October 11, 2022
Small business optimism rose 0.3 point in September to 92.1 after having climbed 1.9 points in August and 0.4 point in July.
NFIB Chief Economist William Dunkelberg said, “Inflation and worker shortages continue to be the hardest challenges facing small business owners. Even with these challenges, owners are still seeking opportunities to grow their business in the current period.”
The NFIB noted that 46% of owners reported job openings that could not be filled (versus 49% in August). 45% of owners raised worker compensation in September (versus 46%), and 51% raised prices (versus 53%). Labor costs and labor quality were significant problems for the group.
Certainly the demand side of the economy has slowed in recent months. However, business people are still hiring as quickly as they can.. Consumers are also awash with available cash and continue to spend at a moderate pace. The housing sector has been hit by the combination of higher mortgage rates and higher home prices, but homes still sell in a near-record short period of time. Ditto for the manufacturing sector which still cannot keep pace with the inflow of orders. The economy may slow as the Fed accelerates the pace of rate hikes but real rates will remain negative for the foreseeable future.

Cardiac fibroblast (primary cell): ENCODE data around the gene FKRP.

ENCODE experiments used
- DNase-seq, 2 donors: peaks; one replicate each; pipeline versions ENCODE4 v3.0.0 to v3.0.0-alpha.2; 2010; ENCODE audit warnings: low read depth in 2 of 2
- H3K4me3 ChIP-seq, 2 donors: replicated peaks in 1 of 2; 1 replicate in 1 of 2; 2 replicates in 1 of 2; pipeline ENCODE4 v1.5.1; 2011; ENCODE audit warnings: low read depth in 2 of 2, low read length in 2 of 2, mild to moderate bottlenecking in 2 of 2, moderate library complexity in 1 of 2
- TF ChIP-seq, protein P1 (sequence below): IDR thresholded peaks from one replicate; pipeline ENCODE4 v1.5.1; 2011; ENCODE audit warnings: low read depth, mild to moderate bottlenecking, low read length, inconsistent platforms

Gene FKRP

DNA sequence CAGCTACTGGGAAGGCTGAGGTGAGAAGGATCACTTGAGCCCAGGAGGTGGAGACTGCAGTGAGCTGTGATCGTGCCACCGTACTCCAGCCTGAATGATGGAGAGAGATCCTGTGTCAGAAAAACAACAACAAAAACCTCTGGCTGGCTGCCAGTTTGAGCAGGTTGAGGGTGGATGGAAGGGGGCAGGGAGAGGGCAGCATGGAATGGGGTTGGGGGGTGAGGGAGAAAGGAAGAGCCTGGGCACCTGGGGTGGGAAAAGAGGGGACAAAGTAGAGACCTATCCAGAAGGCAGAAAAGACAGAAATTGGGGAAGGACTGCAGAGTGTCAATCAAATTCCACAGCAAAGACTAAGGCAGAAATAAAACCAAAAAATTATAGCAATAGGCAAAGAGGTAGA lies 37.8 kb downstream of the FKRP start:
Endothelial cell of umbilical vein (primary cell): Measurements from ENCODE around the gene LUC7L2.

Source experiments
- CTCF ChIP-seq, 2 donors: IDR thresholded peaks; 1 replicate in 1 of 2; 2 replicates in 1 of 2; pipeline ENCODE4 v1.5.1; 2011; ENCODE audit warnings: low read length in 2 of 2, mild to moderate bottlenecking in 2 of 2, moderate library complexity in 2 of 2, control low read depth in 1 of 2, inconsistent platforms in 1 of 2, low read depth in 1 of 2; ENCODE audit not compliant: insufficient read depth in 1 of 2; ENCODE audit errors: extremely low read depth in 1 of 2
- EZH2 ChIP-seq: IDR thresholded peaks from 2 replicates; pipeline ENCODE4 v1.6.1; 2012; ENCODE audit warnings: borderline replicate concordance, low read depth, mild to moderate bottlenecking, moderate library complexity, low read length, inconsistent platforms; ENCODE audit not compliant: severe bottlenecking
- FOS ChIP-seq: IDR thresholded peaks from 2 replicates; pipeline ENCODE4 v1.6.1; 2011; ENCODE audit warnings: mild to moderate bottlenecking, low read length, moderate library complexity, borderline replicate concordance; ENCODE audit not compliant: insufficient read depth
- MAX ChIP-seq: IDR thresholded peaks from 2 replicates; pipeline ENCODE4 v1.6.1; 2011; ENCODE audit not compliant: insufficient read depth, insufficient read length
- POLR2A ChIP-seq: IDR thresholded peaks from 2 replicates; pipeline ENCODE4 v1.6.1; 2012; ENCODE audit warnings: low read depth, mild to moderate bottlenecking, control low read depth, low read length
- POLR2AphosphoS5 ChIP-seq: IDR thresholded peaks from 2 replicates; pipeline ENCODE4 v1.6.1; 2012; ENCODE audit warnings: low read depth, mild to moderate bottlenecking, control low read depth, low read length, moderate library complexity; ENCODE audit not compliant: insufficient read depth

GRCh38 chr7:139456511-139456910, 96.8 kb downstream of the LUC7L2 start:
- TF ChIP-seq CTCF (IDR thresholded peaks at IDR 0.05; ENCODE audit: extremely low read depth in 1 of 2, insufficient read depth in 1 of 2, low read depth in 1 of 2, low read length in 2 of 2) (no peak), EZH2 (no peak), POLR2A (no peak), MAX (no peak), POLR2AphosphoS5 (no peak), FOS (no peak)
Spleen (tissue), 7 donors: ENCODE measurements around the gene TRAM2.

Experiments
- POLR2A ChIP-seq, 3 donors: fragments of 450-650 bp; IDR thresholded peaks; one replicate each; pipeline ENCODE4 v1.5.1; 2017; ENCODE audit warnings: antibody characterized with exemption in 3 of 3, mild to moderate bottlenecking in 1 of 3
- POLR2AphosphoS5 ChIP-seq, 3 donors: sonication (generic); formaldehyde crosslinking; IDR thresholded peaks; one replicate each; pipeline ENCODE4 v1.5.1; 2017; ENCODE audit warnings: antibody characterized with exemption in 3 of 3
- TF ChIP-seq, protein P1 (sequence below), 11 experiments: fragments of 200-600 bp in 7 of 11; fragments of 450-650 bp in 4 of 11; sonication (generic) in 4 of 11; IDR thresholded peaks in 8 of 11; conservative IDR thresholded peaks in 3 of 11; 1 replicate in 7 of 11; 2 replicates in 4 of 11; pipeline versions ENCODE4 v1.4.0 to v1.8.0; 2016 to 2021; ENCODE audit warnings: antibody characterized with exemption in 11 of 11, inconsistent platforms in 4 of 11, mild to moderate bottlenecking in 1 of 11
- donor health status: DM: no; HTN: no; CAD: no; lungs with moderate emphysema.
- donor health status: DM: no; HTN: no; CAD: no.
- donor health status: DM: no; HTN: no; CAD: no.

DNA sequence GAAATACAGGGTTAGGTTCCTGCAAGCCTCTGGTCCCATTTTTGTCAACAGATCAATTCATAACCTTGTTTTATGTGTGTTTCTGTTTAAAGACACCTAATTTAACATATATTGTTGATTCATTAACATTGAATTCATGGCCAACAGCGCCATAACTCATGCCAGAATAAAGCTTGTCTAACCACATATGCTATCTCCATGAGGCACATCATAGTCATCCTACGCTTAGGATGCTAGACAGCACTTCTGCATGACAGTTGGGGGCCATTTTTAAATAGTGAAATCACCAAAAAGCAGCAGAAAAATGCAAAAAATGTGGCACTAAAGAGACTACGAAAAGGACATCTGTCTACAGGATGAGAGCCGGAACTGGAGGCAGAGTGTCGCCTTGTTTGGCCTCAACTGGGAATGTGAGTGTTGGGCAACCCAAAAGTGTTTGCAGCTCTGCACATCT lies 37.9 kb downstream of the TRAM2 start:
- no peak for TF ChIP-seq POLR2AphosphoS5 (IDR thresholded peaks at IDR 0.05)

For the past couple of years a shortage of chips has hindered the pace of car sales and caused used car prices to surge. Transportation delays at ports, and amongst truckers and warehouse workers is delaying delivery of almost everything. That problem created a headwind on GDP growth in 2021 but now the situation seems to be improving slightly. There are still delays in receiving required materials, but the problem is less acute than it was at this time last year.
We expect to see 1.0-1.5% GDP growth in the final two quarters of this year and 1.0% GDP growth in 2023.
When demand exceeds supply prices rise. The CPI is expected to rise 7.1% in 2022 while the core CPI (excluding food and energy prices) should increase by 6.0%.